The Arab and his camel

Published April 23, 2018, 12:00 AM

by Francine Ciasico

Ignacio R. Bunye
Ignacio R. Bunye

By Ignacio R. Bunye

When I was young, my mother used to read to me children’s stories. One story I found quite entertaining was entitled “The Arab and His Camel.” The story went like this:

One day, an Arab was travelling in the desert, riding on his camel. As darkness fell, the Arab pitched his tent on the sand and tied his camel outside. Inside the tent, the Arab spread his blanket and prepared to rest. Before long, the Arab was snoring.

But the Arab was awakened by a gentle nudge from the camel.

“It’s cold outside. Can I just put my nose in?” asked the camel.

The desert might be sweltering during the daytime but the temperature can really drop at night.

The sleepy Arab reluctantly agreed. “OK, but only your nose because this tent is too small and there is no room for two.”

The camel’s nose soon became warm but after a while the temperature dropped some more. The camel asked the Arab if he could put his forelegs inside the tent to keep them warm.

“Only the forelegs, and no more,” replied the very, very sleepy Arab.

An hour later, the camel asked if he could put in his hind legs, too, inside the tent because it was already freezing outside.

The Arab merely grunted. The camel took it as a “yes” and dragged his hind legs inside the tent.

Came morning, the Arab woke up shivering. He was outside his own tent. The camel was snoring away inside.

“The Boy Who Cried Wolf,” “The Emperor Had No Clothes,” “The Monkey and The Turtle” and other children’s stories normally have moral lessons to impart to their young readers or listeners.

“The Arab and His Camel” carries warnings even to present-day national leaders, Philippine leaders to be more specific.

Moral of the story?

If we sleep on our rights, the Philippines, like the Arab in this bedtime story, will find itself, slowly but surely, eased out of the West Philippine Sea. But unlike in the story, the Chinese camel will not even bother to ask our consent to kick us out.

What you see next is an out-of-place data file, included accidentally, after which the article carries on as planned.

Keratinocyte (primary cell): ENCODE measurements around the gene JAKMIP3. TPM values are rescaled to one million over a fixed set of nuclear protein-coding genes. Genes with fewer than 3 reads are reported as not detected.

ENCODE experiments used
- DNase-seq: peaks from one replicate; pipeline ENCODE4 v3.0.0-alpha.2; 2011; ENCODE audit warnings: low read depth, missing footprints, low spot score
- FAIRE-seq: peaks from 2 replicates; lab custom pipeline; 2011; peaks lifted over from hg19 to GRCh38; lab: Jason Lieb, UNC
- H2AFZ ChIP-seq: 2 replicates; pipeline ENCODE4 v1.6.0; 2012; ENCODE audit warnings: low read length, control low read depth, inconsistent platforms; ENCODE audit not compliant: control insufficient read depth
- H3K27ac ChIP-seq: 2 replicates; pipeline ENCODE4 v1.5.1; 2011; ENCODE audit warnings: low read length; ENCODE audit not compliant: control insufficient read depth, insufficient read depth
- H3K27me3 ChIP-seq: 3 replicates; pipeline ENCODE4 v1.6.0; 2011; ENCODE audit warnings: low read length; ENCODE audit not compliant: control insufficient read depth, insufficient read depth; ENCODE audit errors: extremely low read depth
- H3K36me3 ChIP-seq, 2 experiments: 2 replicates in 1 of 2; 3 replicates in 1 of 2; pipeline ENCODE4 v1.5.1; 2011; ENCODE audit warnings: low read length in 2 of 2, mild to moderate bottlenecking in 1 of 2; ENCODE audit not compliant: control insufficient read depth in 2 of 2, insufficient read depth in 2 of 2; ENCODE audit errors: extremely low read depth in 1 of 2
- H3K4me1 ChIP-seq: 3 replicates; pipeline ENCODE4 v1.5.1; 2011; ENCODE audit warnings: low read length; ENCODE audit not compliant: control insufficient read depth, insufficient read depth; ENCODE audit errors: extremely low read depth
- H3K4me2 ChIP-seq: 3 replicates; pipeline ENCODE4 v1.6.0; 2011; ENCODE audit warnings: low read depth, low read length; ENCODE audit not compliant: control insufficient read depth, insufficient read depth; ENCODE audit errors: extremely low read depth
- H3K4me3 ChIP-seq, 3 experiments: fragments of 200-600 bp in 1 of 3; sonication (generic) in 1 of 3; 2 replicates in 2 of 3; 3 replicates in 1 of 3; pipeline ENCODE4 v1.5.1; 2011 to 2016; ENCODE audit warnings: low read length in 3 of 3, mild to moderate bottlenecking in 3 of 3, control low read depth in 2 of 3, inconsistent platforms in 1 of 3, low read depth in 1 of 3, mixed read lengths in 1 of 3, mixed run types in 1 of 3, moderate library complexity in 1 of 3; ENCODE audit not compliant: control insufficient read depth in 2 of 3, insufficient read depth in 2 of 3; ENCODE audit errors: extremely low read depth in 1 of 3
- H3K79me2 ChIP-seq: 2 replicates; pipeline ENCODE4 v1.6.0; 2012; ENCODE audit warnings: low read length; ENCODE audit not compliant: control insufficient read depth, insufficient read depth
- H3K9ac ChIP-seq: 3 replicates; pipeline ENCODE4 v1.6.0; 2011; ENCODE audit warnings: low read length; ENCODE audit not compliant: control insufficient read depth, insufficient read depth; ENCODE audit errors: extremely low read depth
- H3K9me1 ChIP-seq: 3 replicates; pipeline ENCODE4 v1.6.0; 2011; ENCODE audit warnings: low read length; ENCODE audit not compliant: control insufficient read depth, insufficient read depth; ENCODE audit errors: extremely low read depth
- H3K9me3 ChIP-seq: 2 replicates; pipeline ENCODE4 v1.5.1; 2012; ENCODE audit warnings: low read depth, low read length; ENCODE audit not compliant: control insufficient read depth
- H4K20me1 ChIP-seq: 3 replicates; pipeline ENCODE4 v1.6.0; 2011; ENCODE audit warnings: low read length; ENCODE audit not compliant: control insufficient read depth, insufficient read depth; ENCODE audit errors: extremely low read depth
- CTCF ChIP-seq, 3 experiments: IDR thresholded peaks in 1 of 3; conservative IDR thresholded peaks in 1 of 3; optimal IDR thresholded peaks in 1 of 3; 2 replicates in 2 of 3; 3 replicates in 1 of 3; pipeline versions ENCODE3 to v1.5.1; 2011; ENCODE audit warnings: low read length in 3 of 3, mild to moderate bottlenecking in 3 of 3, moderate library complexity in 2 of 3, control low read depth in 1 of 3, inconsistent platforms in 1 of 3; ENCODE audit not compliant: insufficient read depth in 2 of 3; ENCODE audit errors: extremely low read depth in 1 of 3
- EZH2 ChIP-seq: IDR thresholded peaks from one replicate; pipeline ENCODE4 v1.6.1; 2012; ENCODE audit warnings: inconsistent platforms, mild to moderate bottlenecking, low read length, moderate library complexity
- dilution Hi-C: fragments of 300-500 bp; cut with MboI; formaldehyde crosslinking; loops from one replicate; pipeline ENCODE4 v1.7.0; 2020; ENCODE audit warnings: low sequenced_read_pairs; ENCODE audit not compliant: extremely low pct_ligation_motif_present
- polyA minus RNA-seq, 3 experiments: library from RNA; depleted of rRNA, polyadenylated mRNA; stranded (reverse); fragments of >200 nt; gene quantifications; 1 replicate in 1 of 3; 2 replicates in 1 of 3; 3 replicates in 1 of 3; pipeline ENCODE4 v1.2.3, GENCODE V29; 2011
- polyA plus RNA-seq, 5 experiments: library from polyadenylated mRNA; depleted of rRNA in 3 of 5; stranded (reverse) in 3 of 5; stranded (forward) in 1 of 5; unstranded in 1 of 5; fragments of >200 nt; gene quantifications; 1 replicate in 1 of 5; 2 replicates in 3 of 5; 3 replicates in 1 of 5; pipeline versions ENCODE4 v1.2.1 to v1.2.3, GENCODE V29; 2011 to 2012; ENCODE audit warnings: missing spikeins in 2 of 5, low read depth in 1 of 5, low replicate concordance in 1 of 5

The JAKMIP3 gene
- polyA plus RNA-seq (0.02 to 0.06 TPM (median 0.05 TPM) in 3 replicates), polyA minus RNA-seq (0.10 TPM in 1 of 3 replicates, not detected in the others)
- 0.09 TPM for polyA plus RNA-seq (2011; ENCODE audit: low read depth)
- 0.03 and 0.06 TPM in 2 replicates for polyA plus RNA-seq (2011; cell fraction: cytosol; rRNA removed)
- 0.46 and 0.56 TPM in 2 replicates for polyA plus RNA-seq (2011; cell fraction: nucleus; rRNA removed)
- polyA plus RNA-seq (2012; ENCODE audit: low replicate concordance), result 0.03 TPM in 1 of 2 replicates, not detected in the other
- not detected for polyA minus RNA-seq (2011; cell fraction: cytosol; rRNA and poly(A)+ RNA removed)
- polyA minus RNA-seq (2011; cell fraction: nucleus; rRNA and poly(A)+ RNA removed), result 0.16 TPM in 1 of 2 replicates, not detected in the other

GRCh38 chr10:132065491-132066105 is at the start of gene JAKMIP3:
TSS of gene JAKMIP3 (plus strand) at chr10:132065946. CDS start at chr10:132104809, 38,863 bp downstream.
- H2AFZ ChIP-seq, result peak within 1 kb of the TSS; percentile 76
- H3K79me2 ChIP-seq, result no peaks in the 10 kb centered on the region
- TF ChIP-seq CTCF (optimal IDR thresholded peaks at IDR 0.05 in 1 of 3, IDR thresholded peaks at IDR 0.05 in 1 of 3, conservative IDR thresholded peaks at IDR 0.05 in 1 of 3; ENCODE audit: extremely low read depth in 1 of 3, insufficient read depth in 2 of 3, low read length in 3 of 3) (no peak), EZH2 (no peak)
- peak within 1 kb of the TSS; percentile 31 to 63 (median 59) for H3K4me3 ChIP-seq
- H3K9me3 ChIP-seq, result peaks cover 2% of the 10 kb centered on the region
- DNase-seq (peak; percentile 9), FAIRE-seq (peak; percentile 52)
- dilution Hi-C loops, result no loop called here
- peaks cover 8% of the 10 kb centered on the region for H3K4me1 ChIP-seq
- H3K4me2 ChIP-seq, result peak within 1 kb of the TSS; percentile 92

From PNP chief to head jailer


In a short while, recently retired PNP chief Bato dela Rosa will be taking over the helm of the Bureau of Corrections (BuCor).

Without any doubt, Bato will be laser-focused on eradicating the drug trade which has continued to be controlled from inside the national penitentiary. It is a noble crusade and we really wish Bato well. We hope he succeeds where others before him have failed.

I also hope, however, that BuCor Director Bato does not lose sight of the bigger picture. Bato should always be mindful of the primary objective of the correctional system.

When they changed the name of the institution – from Bureau of Prisons to Bureau of Corrections – our policy makers meant to signal the shift in focus in the treatment of offenders. Prisoners are people. Henceforth, the institution was supposed to concentrate less on punishment and more on rehabilitation. The institution was supposed to retrain and prepare prisoners for eventual re-entry into society.

Yes, they may have transgressed our society’s laws, but everyone under the new penology deserves a second chance.

But how can the rehabilitation of erstwhile offenders be achieved if prisoners are confined under sub-human conditions?

The conditions we recently saw in city jails (although not under the BuCor, but under the BJMP) mirror what’s happening in the national prisons. Maybe even worse.

Bato does not have to be a seasoned penologist to know what needs to be done.

All he has to do is to just imagine what would happen if – heaven forbid – a loved one gets confined in any of our present day jails.


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